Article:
- Whole Foods will accept Amazon returns across its entire store fleet of more than 500 stores during the holidays, according to a Thursday announcement from the online retailer.
- Amazon Fresh and Amazon Go stores will also accept returns along with Amazon Books and 4-Star stores. Customers are instructed to initiate their returns online and then bring their items to the store in the original packaging along with a QR code.
- Amazon, which has been criticized for its returns policy in the past, is expanding the number of free drop-off locations this holiday season and extending its returns policy, noting any items purchased between Oct. 1 and Dec. 31 can be returned until the end of January.
Whole Foods has accepted Amazon returns at some of its stores stretching back to 2017 when the e-commerce giant made its $13.7 billion acquisition of the food retailer. Boosting the service to Whole Foods’ locations nationwide will surely help Amazon by offering more free drop-off points for its merchandise, but it's unclear if the struggling grocer will benefit.
Directing Amazon customers into stores promises to boost Whole Foods’ foot traffic, which has not recovered from early pandemic lockdowns in the same way other grocers’ have. However, directing package-toting shoppers to the customer service desk doesn’t guarantee they’ll stick around to make incremental grocery purchases and will likely require additional merchandising and service work from Whole Foods.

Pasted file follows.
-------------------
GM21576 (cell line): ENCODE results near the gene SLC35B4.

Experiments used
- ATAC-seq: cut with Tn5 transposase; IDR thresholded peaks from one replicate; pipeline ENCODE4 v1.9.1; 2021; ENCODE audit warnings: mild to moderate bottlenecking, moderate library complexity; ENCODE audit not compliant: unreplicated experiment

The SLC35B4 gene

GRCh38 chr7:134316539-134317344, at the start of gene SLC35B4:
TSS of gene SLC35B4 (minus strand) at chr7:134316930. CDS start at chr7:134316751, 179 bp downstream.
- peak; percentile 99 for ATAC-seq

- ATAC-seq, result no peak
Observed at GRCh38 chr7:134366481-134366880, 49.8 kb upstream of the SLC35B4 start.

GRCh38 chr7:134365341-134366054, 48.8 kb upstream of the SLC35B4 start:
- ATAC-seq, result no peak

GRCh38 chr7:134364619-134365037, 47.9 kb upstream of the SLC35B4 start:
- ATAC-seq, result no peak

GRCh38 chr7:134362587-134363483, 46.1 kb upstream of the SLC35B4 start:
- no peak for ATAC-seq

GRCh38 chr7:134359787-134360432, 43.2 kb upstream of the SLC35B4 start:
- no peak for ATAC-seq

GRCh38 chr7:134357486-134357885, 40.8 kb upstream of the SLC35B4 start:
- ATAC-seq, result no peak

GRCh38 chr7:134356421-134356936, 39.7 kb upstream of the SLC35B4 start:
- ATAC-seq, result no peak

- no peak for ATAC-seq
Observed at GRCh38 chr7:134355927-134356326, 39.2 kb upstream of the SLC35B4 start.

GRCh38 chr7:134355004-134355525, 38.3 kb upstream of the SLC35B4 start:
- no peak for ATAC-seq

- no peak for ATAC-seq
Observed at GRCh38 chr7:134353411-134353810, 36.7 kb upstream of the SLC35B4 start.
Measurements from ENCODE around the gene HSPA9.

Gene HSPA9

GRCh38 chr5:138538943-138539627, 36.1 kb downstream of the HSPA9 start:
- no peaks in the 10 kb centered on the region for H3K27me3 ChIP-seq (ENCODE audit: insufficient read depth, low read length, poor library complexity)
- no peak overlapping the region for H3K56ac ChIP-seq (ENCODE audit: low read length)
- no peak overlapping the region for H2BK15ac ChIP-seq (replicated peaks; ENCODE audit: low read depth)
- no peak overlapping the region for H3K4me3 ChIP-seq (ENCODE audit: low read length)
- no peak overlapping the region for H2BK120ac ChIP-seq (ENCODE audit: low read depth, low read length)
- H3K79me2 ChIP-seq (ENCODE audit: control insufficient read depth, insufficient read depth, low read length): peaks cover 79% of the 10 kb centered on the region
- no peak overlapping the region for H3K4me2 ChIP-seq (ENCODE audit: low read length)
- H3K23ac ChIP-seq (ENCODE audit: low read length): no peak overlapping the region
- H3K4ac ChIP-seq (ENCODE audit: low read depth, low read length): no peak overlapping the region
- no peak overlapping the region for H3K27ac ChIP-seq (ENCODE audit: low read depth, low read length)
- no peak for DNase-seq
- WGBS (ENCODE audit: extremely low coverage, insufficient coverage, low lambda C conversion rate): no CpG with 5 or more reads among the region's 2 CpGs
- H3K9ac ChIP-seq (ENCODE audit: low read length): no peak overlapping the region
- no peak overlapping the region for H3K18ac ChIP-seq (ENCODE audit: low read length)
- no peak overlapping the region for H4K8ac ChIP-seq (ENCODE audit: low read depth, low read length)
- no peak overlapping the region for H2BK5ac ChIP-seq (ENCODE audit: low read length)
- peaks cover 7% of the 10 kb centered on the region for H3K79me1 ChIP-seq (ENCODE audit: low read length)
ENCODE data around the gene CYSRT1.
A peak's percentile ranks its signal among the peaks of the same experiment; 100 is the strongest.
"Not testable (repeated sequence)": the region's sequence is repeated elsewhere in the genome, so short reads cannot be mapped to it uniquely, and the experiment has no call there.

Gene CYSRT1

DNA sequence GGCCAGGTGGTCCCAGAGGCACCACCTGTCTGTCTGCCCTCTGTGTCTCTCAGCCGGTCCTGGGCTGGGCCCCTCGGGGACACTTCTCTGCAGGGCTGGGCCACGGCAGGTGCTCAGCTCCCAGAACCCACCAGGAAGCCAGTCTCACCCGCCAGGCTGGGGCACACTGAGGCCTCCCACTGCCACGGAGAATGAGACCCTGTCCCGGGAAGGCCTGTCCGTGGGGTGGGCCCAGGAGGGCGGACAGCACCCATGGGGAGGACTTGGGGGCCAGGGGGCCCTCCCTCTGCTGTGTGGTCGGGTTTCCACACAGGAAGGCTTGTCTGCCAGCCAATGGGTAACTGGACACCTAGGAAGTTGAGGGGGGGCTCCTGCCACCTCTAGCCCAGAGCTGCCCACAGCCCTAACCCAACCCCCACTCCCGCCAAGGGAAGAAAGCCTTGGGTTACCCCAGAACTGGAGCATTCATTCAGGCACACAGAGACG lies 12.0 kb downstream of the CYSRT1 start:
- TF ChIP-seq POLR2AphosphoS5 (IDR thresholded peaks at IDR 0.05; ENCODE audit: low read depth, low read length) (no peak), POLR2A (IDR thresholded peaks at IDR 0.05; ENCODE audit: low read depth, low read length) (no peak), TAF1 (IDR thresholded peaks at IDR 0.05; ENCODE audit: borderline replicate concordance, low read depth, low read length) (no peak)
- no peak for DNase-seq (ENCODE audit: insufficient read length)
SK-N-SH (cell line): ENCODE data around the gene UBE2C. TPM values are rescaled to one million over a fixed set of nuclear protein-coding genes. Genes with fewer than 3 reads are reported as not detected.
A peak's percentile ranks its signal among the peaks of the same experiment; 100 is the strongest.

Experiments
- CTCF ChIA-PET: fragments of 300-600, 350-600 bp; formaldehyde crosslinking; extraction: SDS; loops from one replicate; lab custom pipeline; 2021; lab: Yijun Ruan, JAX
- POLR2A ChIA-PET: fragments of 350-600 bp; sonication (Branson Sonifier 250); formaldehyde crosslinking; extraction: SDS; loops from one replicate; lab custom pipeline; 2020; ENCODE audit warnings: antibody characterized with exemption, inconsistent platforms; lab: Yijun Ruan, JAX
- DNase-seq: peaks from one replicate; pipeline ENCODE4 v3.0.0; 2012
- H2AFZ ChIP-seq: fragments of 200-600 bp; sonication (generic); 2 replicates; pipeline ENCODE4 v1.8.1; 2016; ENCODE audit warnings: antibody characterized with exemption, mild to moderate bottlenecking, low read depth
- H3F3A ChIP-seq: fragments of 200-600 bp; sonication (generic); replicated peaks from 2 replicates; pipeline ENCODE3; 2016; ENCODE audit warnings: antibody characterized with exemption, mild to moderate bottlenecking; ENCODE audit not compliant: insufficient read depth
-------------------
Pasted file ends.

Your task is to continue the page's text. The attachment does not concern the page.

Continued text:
Dedicated Whole Foods shoppers who also shop Amazon will likely appreciate the one-stop convenience of performing a holiday return and food shopping in one trip. But they may be perturbed by long lines at the customer service desk. Already this year, customers and employees have noted frustration at the large number of online workers picking orders in Whole Foods’ aisles.
The post-holidays footprint for Amazon returns at Whole Foods remains unclear at this point. What is clear is that this is yet another example of Amazon injecting its DNA into the specialty grocer’s operations. Amazon pick-up lockers, Prime benefits and credit card tie-ins have all become part of the e-tailer's strategy to convert more Whole Foods shoppers into Prime shoppers, and vice versa. But the strategy hasn't yet produced the desired results for either company.